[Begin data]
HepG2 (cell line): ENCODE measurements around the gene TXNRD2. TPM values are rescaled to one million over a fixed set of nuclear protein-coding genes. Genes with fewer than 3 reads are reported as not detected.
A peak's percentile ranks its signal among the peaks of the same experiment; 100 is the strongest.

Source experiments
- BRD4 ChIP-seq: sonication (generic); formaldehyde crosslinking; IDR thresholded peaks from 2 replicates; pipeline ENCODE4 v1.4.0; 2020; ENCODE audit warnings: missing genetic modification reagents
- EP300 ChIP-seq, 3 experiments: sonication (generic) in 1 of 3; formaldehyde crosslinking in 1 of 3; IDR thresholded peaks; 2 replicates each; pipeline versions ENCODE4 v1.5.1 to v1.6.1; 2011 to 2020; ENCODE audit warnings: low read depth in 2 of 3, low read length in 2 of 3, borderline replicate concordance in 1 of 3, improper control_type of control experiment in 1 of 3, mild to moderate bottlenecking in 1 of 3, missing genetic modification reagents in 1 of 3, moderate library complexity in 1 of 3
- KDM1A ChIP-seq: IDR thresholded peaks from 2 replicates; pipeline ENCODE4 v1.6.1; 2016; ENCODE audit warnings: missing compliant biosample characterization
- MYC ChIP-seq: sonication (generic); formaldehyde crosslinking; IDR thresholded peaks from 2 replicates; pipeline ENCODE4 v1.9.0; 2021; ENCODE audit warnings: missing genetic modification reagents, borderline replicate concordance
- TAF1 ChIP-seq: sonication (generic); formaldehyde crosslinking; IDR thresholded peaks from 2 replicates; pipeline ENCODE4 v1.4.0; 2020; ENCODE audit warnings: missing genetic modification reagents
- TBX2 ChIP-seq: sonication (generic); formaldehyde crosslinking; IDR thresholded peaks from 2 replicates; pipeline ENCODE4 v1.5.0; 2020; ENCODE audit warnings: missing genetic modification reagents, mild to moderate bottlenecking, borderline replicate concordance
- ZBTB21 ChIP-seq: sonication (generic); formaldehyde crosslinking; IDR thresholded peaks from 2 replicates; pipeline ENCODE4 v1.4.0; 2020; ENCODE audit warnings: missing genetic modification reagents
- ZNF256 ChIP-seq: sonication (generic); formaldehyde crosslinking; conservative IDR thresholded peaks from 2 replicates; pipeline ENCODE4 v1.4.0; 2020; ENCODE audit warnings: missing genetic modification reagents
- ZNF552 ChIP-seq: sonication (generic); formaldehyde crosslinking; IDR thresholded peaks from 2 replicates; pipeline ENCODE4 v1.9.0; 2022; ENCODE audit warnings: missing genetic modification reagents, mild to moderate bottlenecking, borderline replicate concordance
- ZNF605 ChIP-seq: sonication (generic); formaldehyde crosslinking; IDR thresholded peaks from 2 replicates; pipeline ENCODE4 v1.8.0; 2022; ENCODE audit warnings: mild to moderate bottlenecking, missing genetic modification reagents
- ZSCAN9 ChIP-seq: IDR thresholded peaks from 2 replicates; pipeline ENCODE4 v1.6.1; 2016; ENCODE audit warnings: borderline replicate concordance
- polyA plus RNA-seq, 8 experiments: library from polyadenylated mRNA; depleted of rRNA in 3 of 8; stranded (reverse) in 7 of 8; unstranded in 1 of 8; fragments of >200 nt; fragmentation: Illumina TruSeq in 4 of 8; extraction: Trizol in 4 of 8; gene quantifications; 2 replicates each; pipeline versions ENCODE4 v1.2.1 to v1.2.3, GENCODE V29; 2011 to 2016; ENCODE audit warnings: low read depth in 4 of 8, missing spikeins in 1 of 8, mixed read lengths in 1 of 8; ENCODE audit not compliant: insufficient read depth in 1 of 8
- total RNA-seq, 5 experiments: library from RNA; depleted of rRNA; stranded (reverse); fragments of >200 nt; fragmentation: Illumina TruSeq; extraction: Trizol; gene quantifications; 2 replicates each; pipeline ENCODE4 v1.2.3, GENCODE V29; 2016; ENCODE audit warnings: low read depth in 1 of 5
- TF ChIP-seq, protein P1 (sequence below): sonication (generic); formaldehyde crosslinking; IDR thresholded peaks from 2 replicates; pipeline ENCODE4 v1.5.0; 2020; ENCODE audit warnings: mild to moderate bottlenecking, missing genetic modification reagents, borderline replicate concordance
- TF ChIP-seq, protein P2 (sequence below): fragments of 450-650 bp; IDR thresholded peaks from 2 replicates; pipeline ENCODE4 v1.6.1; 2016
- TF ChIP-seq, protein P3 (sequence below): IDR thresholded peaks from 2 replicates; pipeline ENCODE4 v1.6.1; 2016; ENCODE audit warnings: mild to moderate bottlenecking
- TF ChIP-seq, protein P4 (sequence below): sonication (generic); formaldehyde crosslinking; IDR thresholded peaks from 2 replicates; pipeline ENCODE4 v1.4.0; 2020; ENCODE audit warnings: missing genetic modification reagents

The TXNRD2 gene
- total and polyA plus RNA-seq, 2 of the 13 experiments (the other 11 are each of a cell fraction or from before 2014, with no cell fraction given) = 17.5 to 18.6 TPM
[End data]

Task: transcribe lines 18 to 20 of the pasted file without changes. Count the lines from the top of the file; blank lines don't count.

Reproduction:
- TF ChIP-seq, protein P2 (sequence below): fragments of 450-650 bp; IDR thresholded peaks from 2 replicates; pipeline ENCODE4 v1.6.1; 2016
- TF ChIP-seq, protein P3 (sequence below): IDR thresholded peaks from 2 replicates; pipeline ENCODE4 v1.6.1; 2016; ENCODE audit warnings: mild to moderate bottlenecking
- TF ChIP-seq, protein P4 (sequence below): sonication (generic); formaldehyde crosslinking; IDR thresholded peaks from 2 replicates; pipeline ENCODE4 v1.4.0; 2020; ENCODE audit warnings: missing genetic modification reagents